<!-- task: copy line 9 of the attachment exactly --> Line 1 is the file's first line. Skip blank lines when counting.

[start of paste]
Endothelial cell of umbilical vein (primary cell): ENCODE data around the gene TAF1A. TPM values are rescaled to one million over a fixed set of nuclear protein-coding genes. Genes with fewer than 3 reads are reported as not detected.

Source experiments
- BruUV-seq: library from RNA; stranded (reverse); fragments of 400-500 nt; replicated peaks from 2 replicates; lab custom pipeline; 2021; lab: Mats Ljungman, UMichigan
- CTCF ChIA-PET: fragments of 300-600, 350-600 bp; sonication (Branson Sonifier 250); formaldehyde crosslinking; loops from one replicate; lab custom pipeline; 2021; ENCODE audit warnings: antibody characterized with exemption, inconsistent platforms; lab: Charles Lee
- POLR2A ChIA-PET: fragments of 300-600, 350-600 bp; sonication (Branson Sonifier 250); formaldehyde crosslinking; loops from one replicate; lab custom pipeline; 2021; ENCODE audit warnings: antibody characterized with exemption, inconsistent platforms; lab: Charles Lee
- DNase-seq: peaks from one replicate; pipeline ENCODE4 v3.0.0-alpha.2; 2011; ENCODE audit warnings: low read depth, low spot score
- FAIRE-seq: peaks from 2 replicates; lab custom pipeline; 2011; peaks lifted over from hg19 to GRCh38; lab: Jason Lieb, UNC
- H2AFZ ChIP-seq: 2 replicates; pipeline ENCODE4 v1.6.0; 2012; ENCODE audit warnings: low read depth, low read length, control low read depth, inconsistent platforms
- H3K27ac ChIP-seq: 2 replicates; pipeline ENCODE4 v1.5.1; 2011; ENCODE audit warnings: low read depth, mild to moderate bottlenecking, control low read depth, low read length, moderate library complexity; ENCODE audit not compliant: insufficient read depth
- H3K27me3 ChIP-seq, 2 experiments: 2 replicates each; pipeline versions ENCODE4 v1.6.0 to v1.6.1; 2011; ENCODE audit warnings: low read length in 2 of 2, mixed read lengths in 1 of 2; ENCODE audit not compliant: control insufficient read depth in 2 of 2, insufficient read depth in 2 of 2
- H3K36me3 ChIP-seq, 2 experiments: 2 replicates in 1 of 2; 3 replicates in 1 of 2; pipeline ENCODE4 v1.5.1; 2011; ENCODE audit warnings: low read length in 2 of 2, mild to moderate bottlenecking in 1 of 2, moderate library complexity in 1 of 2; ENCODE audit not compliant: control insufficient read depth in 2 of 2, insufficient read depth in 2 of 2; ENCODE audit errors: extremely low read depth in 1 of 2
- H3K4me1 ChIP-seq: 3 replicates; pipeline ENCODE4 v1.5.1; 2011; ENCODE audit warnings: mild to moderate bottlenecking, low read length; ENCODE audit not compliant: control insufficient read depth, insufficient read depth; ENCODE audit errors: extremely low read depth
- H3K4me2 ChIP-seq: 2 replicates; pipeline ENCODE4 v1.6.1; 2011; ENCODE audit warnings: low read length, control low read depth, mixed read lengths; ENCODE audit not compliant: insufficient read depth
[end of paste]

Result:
- H3K27ac ChIP-seq: 2 replicates; pipeline ENCODE4 v1.5.1; 2011; ENCODE audit warnings: low read depth, mild to moderate bottlenecking, control low read depth, low read length, moderate library complexity; ENCODE audit not compliant: insufficient read depth